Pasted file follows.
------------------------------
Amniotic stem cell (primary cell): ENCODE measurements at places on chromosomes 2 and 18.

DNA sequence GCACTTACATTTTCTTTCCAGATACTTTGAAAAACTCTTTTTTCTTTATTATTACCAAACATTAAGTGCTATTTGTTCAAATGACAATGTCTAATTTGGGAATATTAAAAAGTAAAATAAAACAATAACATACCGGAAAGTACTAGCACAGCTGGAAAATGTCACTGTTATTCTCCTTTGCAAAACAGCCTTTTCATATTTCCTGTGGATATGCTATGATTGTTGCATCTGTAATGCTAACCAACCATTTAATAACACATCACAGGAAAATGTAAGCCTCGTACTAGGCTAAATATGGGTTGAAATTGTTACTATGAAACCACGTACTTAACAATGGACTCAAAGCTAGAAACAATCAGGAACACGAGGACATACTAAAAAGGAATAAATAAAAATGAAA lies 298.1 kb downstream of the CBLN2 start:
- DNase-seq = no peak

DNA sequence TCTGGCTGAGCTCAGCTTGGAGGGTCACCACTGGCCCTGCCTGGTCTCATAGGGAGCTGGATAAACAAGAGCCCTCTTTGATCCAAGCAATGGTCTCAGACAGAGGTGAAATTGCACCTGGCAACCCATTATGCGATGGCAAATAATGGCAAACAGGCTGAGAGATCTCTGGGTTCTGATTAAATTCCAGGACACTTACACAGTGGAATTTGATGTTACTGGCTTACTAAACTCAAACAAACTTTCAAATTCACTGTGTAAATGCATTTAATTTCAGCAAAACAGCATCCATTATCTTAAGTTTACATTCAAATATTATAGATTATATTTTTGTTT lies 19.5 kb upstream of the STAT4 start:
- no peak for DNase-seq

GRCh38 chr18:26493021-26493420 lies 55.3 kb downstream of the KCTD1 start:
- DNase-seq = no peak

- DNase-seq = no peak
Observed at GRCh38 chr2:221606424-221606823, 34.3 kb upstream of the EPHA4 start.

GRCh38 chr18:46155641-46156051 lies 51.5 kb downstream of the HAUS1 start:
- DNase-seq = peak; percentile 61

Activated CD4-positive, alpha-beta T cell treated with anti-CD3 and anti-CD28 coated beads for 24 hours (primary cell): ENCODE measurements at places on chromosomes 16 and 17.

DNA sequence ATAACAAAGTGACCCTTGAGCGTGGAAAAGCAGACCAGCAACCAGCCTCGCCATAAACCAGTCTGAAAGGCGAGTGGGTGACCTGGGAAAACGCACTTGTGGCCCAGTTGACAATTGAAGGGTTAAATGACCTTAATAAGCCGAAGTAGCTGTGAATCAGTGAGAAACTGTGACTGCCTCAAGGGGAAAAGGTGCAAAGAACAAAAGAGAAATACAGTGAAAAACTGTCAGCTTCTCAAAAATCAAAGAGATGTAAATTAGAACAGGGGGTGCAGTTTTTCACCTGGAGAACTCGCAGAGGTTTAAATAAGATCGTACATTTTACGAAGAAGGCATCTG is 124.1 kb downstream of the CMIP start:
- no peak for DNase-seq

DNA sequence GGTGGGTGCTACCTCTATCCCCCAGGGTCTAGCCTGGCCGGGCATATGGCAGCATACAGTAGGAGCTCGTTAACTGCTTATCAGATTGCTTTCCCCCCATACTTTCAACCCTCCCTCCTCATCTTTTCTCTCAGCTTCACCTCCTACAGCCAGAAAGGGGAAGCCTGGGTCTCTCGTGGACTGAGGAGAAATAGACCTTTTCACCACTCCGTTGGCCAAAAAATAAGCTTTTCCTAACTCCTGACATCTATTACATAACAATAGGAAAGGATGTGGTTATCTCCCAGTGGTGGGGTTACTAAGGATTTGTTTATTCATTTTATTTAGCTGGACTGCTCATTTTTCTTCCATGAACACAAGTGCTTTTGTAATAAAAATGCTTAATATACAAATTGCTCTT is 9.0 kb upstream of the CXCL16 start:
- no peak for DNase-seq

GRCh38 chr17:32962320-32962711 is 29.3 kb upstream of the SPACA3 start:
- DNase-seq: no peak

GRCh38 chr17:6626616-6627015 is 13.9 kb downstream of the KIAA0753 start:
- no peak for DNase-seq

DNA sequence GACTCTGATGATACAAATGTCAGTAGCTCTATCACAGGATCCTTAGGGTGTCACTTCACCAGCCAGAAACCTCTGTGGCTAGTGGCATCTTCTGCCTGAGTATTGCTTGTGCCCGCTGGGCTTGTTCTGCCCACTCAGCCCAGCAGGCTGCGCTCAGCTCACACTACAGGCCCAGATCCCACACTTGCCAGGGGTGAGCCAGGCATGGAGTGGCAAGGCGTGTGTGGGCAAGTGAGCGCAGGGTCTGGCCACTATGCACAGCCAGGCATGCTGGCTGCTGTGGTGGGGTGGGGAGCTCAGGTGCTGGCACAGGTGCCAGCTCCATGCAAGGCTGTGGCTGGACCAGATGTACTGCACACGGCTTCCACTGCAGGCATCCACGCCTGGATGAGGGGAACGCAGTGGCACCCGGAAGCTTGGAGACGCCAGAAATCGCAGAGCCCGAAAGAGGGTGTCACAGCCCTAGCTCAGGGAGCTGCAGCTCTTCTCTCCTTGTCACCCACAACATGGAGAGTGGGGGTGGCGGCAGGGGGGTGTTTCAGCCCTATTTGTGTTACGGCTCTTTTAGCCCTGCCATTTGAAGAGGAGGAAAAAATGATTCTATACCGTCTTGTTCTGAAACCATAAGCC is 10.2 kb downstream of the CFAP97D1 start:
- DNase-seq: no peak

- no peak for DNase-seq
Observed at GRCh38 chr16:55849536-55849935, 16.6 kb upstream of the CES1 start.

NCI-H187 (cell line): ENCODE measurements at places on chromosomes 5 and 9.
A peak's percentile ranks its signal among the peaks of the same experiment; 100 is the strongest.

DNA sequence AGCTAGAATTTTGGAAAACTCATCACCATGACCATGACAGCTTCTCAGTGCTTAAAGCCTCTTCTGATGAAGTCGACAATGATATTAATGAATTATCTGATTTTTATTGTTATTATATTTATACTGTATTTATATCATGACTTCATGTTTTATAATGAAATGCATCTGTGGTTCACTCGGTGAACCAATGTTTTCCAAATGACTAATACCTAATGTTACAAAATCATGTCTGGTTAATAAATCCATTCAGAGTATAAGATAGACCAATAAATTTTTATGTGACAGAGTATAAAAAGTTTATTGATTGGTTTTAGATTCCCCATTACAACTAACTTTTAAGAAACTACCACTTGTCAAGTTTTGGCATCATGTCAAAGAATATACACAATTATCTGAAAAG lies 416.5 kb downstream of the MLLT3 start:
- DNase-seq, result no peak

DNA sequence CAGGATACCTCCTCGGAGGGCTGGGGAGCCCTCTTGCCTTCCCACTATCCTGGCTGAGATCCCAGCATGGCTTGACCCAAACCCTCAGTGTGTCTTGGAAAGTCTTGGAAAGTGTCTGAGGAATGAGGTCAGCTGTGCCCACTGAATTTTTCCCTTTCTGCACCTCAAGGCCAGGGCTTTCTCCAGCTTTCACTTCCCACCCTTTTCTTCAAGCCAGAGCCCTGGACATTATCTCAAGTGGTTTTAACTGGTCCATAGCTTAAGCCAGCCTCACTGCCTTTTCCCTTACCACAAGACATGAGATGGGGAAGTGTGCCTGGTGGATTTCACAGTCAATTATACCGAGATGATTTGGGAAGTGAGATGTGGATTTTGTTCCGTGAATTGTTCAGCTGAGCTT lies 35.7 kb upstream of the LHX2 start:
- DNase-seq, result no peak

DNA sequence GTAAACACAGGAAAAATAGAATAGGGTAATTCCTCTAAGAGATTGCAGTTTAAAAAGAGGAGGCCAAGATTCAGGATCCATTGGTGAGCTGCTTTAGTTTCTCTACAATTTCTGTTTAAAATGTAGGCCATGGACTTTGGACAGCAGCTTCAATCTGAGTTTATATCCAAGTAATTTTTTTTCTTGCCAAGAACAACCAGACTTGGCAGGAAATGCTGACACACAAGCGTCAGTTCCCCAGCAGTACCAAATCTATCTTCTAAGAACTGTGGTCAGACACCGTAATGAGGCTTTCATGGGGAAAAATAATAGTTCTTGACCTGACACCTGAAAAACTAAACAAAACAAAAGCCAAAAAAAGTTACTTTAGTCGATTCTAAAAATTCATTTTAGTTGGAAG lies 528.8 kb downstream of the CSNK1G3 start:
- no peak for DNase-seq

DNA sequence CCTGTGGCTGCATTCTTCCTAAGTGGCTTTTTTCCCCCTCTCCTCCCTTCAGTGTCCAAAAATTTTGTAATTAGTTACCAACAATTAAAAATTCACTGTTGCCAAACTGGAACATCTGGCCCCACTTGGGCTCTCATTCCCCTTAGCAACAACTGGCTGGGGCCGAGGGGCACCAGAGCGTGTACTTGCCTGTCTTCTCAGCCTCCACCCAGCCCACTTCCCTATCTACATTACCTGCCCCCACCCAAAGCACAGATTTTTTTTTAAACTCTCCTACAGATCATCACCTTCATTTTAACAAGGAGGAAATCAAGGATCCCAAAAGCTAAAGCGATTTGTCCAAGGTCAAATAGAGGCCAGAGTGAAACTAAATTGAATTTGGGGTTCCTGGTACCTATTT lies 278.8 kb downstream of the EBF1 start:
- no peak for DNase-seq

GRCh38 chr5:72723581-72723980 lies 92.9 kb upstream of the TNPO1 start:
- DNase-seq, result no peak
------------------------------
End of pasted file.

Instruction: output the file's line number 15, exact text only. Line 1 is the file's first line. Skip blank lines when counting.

DNA sequence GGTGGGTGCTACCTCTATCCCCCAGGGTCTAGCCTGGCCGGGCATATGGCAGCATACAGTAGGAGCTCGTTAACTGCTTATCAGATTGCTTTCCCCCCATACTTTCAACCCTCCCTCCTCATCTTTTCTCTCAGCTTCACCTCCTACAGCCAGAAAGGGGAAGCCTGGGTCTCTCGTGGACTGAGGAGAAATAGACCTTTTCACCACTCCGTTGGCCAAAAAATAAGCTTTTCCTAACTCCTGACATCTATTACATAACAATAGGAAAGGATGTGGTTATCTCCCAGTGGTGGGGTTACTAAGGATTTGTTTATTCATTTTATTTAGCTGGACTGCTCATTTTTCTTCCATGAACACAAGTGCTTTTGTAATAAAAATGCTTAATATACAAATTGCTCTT is 9.0 kb upstream of the CXCL16 start: